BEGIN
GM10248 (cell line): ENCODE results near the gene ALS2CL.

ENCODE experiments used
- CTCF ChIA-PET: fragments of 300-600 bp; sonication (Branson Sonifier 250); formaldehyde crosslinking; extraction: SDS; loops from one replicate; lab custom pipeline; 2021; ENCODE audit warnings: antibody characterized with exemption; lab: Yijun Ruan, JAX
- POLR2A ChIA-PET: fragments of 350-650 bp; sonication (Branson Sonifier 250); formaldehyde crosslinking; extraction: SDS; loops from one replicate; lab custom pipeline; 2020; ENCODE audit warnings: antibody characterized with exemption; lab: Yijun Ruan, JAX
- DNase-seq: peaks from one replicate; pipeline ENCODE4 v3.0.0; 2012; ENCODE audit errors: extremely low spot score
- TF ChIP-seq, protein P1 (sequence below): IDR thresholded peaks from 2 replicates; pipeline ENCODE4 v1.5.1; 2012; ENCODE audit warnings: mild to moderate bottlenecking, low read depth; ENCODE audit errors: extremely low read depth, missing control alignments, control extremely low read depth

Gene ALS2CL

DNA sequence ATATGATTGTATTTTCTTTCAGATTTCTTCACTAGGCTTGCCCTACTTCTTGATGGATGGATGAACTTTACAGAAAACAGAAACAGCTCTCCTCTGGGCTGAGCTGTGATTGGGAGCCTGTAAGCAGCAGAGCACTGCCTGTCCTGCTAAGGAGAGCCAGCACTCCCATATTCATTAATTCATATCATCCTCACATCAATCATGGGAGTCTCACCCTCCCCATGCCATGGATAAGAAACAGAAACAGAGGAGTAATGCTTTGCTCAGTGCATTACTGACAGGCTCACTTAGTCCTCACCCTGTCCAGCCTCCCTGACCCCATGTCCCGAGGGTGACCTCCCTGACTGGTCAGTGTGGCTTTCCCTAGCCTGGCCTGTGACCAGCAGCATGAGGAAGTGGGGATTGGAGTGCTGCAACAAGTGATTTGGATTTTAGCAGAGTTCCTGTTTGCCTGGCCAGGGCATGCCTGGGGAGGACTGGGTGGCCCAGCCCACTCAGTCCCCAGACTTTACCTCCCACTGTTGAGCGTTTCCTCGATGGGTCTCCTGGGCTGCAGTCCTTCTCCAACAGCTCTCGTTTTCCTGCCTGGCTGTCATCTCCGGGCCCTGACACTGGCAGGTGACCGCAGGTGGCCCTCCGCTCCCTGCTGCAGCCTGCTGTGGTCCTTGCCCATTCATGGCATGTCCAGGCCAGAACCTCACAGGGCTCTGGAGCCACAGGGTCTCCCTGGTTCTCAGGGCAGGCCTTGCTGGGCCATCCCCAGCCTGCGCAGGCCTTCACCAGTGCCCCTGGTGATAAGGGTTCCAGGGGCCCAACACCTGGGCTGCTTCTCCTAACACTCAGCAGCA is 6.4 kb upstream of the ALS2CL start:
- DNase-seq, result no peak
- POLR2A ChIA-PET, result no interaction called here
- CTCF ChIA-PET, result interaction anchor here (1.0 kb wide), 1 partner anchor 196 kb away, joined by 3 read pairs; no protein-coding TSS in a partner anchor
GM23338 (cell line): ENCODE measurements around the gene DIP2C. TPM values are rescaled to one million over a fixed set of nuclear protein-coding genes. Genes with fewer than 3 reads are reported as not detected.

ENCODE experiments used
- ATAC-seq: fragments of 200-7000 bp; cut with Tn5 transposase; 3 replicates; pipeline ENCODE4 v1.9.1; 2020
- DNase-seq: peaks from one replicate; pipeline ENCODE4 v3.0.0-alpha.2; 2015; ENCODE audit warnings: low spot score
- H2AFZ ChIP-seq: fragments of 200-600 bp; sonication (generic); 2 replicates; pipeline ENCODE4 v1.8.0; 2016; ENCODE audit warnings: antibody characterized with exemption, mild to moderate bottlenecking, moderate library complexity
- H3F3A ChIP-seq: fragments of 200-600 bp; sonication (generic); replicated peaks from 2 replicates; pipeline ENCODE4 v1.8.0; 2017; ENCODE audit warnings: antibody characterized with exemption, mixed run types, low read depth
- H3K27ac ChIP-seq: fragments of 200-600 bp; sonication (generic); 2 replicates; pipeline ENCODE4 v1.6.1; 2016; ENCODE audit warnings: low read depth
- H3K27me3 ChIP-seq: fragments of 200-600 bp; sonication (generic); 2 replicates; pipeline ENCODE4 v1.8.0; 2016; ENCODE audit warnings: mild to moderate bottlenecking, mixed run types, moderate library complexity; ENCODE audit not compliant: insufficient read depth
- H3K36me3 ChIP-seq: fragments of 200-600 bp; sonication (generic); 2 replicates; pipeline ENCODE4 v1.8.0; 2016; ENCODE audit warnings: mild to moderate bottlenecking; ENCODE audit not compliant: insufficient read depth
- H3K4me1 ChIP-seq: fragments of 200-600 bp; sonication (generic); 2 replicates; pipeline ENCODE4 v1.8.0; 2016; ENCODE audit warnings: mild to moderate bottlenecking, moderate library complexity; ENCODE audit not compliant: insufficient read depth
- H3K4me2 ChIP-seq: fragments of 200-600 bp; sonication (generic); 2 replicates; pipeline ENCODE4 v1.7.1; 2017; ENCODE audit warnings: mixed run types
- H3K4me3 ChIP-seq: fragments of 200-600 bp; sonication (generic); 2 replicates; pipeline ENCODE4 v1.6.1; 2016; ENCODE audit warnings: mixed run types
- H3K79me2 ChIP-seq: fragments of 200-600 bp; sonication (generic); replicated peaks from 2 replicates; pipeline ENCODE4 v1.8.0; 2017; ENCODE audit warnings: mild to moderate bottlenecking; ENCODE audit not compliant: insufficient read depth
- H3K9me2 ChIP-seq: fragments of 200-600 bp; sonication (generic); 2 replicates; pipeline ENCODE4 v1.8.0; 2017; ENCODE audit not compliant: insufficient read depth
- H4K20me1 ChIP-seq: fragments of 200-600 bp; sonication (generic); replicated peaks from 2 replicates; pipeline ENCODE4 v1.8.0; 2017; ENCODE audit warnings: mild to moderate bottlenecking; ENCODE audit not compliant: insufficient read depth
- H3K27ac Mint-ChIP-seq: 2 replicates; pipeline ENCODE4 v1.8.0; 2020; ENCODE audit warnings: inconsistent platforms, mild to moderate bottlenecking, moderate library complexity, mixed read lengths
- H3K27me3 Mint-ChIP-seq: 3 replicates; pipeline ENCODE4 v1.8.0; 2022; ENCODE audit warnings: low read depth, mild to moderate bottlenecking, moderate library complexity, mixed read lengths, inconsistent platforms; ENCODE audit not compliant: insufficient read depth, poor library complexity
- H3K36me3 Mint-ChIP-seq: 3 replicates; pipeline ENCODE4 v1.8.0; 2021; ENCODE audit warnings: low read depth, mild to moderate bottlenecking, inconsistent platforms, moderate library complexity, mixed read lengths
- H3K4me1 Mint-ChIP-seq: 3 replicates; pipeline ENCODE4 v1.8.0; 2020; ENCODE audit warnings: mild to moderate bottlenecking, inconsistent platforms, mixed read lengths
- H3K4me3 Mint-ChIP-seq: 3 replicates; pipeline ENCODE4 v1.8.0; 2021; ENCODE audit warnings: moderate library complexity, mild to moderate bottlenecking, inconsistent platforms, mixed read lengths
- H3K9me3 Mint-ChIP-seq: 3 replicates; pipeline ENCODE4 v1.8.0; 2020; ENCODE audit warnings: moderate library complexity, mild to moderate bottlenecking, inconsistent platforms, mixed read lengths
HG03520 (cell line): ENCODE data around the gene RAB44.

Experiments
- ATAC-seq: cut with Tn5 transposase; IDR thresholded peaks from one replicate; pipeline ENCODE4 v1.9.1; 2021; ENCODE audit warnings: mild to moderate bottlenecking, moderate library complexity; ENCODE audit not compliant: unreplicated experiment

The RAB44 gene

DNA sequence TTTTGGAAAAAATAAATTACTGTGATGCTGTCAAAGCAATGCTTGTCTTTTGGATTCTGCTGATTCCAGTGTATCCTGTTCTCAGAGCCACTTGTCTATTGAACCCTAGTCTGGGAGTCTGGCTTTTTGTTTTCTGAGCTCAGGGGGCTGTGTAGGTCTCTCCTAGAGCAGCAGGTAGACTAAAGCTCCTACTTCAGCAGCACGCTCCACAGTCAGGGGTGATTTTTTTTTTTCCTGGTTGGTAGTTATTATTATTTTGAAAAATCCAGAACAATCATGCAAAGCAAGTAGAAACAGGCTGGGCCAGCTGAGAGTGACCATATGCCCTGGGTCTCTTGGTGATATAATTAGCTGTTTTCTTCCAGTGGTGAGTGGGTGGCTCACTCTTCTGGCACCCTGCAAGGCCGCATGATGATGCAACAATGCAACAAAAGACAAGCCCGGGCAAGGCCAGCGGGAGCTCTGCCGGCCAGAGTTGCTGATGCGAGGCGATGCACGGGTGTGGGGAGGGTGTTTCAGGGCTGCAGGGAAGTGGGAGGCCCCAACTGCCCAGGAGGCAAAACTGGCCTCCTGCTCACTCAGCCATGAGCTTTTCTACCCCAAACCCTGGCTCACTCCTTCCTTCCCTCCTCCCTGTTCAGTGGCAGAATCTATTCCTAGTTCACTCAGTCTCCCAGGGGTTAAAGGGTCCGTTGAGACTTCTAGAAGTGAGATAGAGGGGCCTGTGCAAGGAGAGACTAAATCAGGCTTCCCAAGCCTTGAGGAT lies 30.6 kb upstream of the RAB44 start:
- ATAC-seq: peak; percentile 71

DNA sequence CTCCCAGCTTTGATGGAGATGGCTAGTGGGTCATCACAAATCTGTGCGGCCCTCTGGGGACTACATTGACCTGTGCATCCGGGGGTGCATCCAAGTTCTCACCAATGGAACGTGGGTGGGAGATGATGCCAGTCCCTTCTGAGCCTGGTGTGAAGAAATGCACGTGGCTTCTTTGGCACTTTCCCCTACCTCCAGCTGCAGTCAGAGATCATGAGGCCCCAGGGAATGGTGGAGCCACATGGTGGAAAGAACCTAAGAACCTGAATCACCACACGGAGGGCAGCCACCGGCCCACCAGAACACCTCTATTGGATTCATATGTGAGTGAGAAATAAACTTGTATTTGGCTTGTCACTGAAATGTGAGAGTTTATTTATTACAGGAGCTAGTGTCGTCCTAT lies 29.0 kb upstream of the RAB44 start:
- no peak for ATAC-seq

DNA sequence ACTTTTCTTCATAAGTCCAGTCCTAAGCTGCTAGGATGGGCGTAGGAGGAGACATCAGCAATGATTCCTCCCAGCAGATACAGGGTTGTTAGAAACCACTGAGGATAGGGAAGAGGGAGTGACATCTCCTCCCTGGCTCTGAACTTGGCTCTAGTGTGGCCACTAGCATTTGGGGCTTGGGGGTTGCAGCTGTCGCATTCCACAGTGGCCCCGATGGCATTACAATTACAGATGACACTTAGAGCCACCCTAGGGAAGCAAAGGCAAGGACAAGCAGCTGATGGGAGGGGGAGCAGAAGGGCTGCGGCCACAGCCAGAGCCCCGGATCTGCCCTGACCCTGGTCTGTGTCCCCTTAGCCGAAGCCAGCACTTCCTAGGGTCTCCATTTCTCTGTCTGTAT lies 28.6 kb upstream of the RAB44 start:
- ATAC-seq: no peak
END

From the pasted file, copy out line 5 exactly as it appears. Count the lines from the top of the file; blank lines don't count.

- DNase-seq: peaks from one replicate; pipeline ENCODE4 v3.0.0; 2012; ENCODE audit errors: extremely low spot score